GnuPG is a cryptography tool that helps you manage public and private keys as well as perform encrypt, decrypt, sign, and verify operations. It is an open-source version of PGP. This tutorial will go over basic key management, encrypting (symmetrically and asymmetrically), decrypting, signing messages, and verifying signatures with GPG.
Let's Encrypt is "a free, automated, and open Certificate Authority." They provide free signed certificates as a trusted certificate authority. This tutorial walks through the process of installing certbot and requesting new certificates and renewing existing ones wit Let's Encrypt. If you are just looking to generate your own quick self-signed certificates, check out my tutorial on creating self-signed SSL certificates with OpenSSL.
This tutorial will walk through the process of creating your own self-signed certificate. You can use this to secure network communication using the SSL/TLS protocol. For example, to run an HTTPS server. If you don't need self-signed certificates and want trusted signed certificates, check out my LetsEncrypt SSL Tutorial for a walkthrough of how to get free signed certificates.
Check out Security with Go, a book I recently wrote, available from Packt Publishing. It covers secure development, red team and blue team topics and is useful for developers and infosec professionals like analysts, investigators, engineers, and pentesters. It's a great book if you want to get to know Go better or if you want to start using Go for security.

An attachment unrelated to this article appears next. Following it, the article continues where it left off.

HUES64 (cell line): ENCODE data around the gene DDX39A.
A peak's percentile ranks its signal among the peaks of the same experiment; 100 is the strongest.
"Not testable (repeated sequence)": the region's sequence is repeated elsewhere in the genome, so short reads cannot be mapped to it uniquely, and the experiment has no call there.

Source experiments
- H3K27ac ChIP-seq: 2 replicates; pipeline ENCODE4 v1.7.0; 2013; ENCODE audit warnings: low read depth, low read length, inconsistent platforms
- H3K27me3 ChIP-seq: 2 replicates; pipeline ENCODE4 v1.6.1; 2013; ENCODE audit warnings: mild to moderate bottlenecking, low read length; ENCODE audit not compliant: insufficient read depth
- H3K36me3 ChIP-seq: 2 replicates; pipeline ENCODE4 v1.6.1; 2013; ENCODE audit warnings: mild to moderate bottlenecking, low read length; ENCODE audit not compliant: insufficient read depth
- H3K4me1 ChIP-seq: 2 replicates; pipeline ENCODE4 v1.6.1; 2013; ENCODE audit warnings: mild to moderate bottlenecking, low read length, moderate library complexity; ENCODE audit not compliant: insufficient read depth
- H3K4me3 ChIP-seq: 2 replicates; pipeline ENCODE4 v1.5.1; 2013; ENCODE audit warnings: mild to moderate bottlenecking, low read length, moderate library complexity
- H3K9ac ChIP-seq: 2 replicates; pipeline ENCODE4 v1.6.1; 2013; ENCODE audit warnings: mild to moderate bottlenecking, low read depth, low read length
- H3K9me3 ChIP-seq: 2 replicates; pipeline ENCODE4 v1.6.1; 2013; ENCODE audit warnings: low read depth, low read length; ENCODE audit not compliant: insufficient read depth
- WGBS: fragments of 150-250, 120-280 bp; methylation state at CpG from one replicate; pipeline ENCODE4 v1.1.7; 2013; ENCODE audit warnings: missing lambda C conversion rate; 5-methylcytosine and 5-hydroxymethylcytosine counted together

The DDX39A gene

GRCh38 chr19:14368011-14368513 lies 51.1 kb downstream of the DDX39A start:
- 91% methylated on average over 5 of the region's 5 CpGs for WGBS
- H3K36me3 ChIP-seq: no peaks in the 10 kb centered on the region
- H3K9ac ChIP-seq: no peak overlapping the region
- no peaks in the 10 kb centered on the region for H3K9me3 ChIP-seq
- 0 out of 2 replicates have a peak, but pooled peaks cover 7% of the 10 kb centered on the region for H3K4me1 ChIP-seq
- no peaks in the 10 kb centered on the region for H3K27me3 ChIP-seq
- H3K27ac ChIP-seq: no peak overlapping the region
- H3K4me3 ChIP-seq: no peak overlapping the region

Learn how to set up Tor proxy and hidden services in Linux.
The gopacket package provides a Go wrapper for libpcap written in C. It is more than just a simple wrapper though. It provides additional functionality and takes advantage of Go things like interfaces, which makes it incredibly powerful.
libpcap allows us to capture or send packets from a live network device or a file. This tutorial and code examples will walk you through using libpcap to find network devices, get information about devices, process packets in real time or offline, send packets, and even listen to wireless traffic.
Without proper care, developers can leave their CakePHP website open to cross-site scripting attacks. Controllers using scaffold functions do not take care to sanitize data, and leaves the website vulnerable. When using the bake tool in the console, it generates controllers as simple as the scaffold version. Some suggest storing the unsanitized data and escape the dangerous characters on output. In a perfect world I would agree with this approach, but it is easy to forget to sanitize output every time, or for an amateur developer to be ignorant of the dangers.